Transcriptome Analysis of slr-2 Mutants Reveals Functions Associated with the Intestine

As our analysis of arrested lin-35; slr-2 larvae failed to reveal any obvious morphological defects, we undertook transcriptome profiling as a means for shedding light the basis of the double-mutant phenotype. Our rationale for this approach stemmed in part from the known roles of LIN-35 and pRb family members in transcriptional control, as well as the presence of four Zn fingers and an acidic domain in SLR-2, which strongly suggest that it too may function as a transcriptional regulator. Thus, we reasoned that the observed genetic redundancy could be due to the misregulation of targets that are common to both regulators. More specifically, we had previously observed two major classes of genes affected in lin-35 mutants at larval stages: cell cycle control and intestinally expressed genes [21]. We therefore hypothesized that SLR-2 may co-regulate genes in either or both of these classes.

Because lin-35; slr-2 mutants arrest in early larval development, we focused on the late L1 stage for our microarray analysis. Transcriptome profiling was carried out on three independent biological replicates using Affymetrix GeneChips and established procedures [21]. Our analysis identified ∼1,700 genes that are differentially regulated in slr-2(ku297) mutants as compared with identically staged wild-type animals (Figure S2). We further verified expression changes for 29 of these targets by qRT-PCR, thus validating findings from the microarray data (Figure S3 and Table S1).

In common with our previous findings for lin-35, the slr-2 data set showed strong overrepresentation of intestine-enriched/intestine-specific genes (p<0.001) as previously identified using a serial analysis of gene expression (SAGE) approach [41]; 261 genes were common to both data sets (Figure 3A, categories I and II; Figure S4, also see Materials and Methods). A comparison of differentially regulated genes in slr-2 and lin-35 single mutants also revealed a statistically significant overlap (p<0.001); 261 genes were present in both data sets (Figure 3, categories I and IV; Figure S5). Furthermore, although lin-35 and slr-2-responsive genes showed opposite trends in their directionality of regulation (70% of lin-35 targets were upregulated versus 20% of slr-2 targets), the correlation coefficient calculated for common targets was 0.58, indicating a moderate-to-strong correlation. In addition, 76% of genes common to both data sets showed expression changes in the same direction; the common data set contained an approximately equal mixture of up- and downregulated genes.

Figure 3. Comparative transcriptome profiles of lin-35 and slr-2 mutants with SAGE-derived intestinal-specific genes.

(A) The overlap in genes identified by the three independent analyses (also see text). Note the large overlap in genes misregulated in both lin-35 and slr-2 mutants (p<0.001), as well as the strong correlation with both mutants and intestinal-specific genes (p<0.001) [21],[41]. (B) Corresponding qRT-PCR data for a selected subset of lin-35- and slr-2-regulated genes. Note the lack of correlation between lin-35 and slr-2 mutants in the misregulation of cell cycle (cye-1), germline (pgl-3 and glp-1), and RNAi-associated (sago-2) genes. Other genes listed have functions ascribed to the intestine and metabolism (also see text and Table S1).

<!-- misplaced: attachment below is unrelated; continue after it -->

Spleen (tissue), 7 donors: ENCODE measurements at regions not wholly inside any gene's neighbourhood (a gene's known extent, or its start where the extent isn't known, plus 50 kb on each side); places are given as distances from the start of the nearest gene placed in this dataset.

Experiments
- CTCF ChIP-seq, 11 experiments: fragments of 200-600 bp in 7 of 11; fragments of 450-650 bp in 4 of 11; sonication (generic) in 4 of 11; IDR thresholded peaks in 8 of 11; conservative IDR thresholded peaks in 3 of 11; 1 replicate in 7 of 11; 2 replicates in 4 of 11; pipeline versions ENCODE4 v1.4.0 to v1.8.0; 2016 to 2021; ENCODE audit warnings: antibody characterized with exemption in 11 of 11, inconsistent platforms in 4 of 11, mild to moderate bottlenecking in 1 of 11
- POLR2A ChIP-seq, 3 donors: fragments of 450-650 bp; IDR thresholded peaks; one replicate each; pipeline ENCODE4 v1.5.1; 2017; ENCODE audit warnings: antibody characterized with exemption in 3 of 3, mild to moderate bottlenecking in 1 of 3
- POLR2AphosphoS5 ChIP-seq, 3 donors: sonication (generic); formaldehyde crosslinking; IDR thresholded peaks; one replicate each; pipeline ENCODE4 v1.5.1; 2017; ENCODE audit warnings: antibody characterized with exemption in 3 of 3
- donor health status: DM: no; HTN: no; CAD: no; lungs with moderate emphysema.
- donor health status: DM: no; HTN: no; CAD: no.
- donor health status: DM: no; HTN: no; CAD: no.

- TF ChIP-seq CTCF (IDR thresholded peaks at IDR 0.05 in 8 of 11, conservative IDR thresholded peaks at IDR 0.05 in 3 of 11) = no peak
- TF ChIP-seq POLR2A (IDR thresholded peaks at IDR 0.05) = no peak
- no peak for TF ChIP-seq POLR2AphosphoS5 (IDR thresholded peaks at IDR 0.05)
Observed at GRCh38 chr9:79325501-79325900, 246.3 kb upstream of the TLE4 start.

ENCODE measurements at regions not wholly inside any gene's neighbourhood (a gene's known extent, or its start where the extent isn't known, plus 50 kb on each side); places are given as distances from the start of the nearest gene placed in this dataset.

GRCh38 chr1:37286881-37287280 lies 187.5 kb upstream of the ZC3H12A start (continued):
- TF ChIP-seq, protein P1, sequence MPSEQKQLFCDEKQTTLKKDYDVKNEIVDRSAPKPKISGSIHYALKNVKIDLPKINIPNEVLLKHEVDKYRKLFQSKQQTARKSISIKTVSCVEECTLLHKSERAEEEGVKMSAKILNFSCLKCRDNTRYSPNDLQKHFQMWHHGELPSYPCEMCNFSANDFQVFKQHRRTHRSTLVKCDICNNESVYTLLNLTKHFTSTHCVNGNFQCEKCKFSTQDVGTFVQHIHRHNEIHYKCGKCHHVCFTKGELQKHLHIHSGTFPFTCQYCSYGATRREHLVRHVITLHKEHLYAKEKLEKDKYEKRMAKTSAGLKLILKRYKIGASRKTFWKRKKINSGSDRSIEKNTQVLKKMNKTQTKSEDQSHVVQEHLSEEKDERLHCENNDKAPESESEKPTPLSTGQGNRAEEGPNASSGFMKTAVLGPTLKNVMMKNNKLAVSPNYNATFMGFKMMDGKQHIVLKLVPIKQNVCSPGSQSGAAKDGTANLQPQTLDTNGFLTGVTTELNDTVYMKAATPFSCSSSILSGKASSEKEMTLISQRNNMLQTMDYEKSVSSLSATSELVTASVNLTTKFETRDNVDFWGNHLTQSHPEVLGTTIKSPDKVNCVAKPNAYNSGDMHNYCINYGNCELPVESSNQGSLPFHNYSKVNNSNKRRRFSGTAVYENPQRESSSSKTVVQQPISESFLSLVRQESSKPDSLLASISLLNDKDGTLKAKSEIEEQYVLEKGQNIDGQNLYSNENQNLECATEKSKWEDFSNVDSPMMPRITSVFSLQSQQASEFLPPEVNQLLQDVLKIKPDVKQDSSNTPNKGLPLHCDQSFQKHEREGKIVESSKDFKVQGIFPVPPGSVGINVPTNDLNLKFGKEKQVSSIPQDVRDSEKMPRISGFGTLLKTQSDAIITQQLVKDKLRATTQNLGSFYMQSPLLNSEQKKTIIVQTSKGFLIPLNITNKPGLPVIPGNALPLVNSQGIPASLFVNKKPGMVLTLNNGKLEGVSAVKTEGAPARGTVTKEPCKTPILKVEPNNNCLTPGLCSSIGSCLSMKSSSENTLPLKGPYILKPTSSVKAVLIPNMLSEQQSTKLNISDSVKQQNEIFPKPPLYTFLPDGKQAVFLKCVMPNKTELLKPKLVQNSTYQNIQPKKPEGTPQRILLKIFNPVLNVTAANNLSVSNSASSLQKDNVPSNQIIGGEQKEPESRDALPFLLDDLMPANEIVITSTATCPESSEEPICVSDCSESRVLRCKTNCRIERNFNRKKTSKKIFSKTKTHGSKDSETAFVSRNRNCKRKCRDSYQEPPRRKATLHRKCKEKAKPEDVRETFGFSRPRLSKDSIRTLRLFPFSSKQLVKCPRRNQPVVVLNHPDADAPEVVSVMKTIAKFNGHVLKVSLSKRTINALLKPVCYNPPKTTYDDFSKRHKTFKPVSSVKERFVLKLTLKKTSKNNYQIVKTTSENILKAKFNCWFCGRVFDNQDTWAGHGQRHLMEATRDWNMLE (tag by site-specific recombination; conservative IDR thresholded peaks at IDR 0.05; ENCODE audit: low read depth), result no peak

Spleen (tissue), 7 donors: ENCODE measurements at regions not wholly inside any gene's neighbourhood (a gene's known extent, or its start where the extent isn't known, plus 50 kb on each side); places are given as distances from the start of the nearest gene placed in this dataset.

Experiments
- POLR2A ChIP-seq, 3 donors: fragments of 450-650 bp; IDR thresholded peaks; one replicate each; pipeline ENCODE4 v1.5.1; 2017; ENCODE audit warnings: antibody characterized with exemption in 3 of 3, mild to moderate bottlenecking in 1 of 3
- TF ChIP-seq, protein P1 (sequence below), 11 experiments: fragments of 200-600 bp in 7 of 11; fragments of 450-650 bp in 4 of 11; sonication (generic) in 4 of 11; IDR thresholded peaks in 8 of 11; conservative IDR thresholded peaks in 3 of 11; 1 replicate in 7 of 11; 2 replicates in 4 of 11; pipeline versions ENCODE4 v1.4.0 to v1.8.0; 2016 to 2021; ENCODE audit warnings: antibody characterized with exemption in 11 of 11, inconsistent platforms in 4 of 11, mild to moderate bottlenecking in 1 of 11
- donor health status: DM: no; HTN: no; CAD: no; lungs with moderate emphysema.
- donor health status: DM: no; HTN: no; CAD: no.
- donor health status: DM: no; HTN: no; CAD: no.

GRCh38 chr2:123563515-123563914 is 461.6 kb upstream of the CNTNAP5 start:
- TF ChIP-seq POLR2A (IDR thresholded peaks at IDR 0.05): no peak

Importantly, lin-35 and slr-2-responsive genes displaying overlap with the SAGE dataset (Figure 3, categories I, II, and III) also showed evidence of intestinal gene enrichment and intestine-associated functions according to several additional lines of evidence. Based on meta-array functional clustering [42], the only mountains showing strong overrepresentation (p<0.001) were those associated with the intestine, amino acid metabolism, and lipid metabolism (Figure S6A). In addition, available data from the C. elegans expression database (, showed that, on average, 78% of genes were expressed in the intestine and 38% showed intestine-specific expression (Figure S6B). Similar results were also obtained from an examination of in situ hybridization data available on the NEXTDB database ( (Figure S6C). Moreover, genes found to overlap between lin-35 and slr-2 only (Figure 3, category IV), also showed a specific overrepresentation of intestine and metabolic mountains (p<0.001), a finding further corroborated by data available through the expression databases (Figure S6A-C). Thus, genes implicated in intestinal and metabolic functions are statistically and uniquely overrepresented among the common targets of lin-35 and slr-2, including many genes not previously identified by SAGE analysis.